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DMEJ

Duke Medical Ethics Journal

From WebMD to Well-being: The Implications of Self-Diagnosis of Mental Health

By Nam Ho
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A mother is concerned by her son’s worsening behavior over the past few weeks. He has been acting impulsive and lashing out, not to mention that he got into a physical fight with two of his classmates and was recently caught shoplifting from a convenience store. Suspecting that something might be wrong with her son, she decides to look up his symptoms and behaviors on WebMD, a website she has used multiple times to diagnose minor illnesses in her family. The results that come back indicate that her son is a sociopath or at least shows signs of sociopathy [1]. Trusting WebMD’s results, she decides to take her son to be professionally diagnosed. Multiple visits with different psychiatrists suggest that a problem at school might be the root cause of his behavior, and the mother is surprised to learn that her son is not a sociopath.

While this story is entirely fabricated, many people find themselves in situations similar to these. Health information services websites such as WebMD are popular sources of medical and psychological information used by approximately 70% of American adults to learn more about their illnesses, symptoms, and health concerns [2]. As of 2020, nearly a third of the U.S. population identified health problems within themselves, otherwise known as the process of self-diagnosis, based on online health data without any professional input or opinions [2]. More specifically, nearly 44% of the U.S. population has either self-diagnosed or diagnosed others with some type of mental health condition [3]. These health websites, health apps, and even social media sites can significantly influence a significant amount of individuals, leading to an overwhelming amount of cases of self-diagnosis based on the available information, especially relating to mental health or illness. When people make decisions regarding their mental health, the difficulty in making correct diagnoses and the possible consequences of an incorrect self-diagnosis should turn people away from the trap of self-diagnosing based on online resources.

“Self-diagnosing mental illnesses can lead to long-term consequences that could potentially be life-threatening”

Several key factors can contribute to the high percentages of self-diagnosis. One such factor is an effect known as confirmation bias, which is the tendency to lend more weight to evidence supporting their initial diagnosis while avoiding opposing evidence [4]. Individuals who look up their symptoms online might have some pre-existing, subconscious belief that they might have some disease, causing them to favor information that claims that they have some condition simply because some of the symptoms match those found online. Individuals also will tend to ignore or deny any symptoms that do not match because they do not fit in with their preliminary belief, making them much more likely to self-diagnose based on the initial search results instead of researching more carefully into whether the potential condition or illness wholly matches their own symptoms [5]. Confirmation bias can therefore lead to very inaccurate self-diagnoses, which may be detrimental for individuals that might have serious health or mental issues.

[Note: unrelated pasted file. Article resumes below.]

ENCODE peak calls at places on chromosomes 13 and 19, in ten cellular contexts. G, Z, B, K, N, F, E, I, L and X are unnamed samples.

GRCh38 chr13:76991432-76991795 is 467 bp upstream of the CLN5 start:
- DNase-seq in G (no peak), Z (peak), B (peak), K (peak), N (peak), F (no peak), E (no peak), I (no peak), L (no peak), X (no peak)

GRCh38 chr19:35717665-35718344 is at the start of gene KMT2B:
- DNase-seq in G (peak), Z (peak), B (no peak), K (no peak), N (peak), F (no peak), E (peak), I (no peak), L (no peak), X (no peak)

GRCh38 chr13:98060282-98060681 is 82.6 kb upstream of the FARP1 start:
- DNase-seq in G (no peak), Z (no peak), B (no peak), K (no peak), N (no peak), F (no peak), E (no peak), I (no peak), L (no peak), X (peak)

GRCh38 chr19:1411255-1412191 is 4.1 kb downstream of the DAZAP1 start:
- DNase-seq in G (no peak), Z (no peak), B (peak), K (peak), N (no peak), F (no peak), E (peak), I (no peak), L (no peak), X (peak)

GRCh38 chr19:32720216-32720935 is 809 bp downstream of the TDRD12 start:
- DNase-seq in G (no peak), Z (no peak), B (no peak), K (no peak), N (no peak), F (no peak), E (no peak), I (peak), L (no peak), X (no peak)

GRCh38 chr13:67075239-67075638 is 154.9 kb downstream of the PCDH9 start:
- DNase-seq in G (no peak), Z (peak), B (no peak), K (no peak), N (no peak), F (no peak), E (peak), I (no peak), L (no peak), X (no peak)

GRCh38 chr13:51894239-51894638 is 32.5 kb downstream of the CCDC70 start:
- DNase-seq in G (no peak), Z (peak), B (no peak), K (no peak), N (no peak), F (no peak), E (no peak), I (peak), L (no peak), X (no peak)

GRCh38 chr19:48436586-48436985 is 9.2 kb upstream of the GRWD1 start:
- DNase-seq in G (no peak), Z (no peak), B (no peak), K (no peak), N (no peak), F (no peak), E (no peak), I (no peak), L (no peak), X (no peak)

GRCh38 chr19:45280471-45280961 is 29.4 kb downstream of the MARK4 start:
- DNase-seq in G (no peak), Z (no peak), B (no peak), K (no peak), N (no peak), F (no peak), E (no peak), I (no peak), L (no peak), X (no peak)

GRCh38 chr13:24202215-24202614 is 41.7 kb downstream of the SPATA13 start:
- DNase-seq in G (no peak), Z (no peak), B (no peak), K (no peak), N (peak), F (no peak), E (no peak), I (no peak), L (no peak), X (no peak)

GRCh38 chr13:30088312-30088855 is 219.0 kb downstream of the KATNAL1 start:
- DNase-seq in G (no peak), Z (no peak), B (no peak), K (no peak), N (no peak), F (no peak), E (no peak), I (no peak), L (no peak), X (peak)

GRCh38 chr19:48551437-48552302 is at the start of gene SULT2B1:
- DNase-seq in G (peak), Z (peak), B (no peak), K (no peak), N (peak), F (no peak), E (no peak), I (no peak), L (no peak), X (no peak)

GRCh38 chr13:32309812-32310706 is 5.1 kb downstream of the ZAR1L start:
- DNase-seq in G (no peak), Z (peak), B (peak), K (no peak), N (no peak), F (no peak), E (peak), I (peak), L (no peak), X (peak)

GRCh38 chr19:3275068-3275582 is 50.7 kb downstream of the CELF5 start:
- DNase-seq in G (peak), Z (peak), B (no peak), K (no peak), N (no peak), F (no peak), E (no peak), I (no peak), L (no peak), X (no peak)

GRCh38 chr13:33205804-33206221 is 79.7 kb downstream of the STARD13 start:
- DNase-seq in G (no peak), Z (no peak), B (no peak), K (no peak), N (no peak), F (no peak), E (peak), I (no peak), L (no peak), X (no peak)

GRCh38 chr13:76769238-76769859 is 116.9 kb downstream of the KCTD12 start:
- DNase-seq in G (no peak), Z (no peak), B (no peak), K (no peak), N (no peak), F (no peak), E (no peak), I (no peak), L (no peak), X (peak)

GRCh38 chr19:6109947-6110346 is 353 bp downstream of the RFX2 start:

Barriers to healthcare can also lead people to lean more into self-diagnoses of mental illnesses. A lack of education on mental health and illness in communities can cause individuals to be more susceptible to misinformation and online influences, potentially leading to more false self-diagnoses based on limited knowledge [3]. Issues such as lack of health insurance, limited access to transportation, and limited health resources in communities with lower socioeconomic statuses can lead individuals to delay or avoid seeking out care, or even prevent people from receiving necessary care even if they want it [6]. Over 100 million Americans, which constitutes nearly a third of the U.S. population, do not have a primary care provider, and 10% of that population also lacks adequate health insurance [7]. Overall, two-thirds of the global population does not receive professional treatment despite suffering from some form of mental illness, meaning that many people have limited options when it comes to medical information [8]. The fact that individuals are not able to receive professional mental health diagnoses from healthcare professionals or specialists leads to more reliance on online resources such as WebMD or social media as solutions for any present issues.